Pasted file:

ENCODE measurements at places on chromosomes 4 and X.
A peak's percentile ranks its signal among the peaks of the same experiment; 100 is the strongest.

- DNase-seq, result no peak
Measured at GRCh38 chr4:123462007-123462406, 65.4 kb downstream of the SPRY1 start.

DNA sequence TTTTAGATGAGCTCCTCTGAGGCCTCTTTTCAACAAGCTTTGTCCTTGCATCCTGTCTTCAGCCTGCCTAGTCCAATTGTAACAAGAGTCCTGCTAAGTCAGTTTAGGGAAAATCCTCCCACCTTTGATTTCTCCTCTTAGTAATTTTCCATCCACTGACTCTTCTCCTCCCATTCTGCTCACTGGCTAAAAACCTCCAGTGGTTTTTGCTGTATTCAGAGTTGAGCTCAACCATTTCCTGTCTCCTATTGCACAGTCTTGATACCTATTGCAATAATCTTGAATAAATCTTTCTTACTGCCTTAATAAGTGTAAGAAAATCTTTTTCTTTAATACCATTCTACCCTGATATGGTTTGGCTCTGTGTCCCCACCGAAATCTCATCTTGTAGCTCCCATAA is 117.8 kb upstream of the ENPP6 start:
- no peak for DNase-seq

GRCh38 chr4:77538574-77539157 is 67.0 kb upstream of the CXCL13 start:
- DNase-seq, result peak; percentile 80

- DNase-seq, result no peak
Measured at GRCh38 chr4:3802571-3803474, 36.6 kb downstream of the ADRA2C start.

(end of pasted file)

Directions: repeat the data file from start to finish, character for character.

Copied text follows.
ENCODE measurements at places on chromosomes 4 and X.
A peak's percentile ranks its signal among the peaks of the same experiment; 100 is the strongest.

- DNase-seq, result no peak
Measured at GRCh38 chr4:123462007-123462406, 65.4 kb downstream of the SPRY1 start.

DNA sequence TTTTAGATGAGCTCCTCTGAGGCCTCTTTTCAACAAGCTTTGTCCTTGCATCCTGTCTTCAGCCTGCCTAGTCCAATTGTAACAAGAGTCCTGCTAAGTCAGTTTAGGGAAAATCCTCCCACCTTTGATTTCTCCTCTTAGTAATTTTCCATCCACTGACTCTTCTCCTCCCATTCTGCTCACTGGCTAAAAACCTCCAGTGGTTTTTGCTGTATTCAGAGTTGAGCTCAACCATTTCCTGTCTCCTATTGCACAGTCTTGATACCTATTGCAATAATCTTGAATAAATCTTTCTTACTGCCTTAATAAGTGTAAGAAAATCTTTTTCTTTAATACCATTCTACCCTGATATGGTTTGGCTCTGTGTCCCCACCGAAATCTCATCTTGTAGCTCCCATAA is 117.8 kb upstream of the ENPP6 start:
- no peak for DNase-seq

GRCh38 chr4:77538574-77539157 is 67.0 kb upstream of the CXCL13 start:
- DNase-seq, result peak; percentile 80

- DNase-seq, result no peak
Measured at GRCh38 chr4:3802571-3803474, 36.6 kb downstream of the ADRA2C start.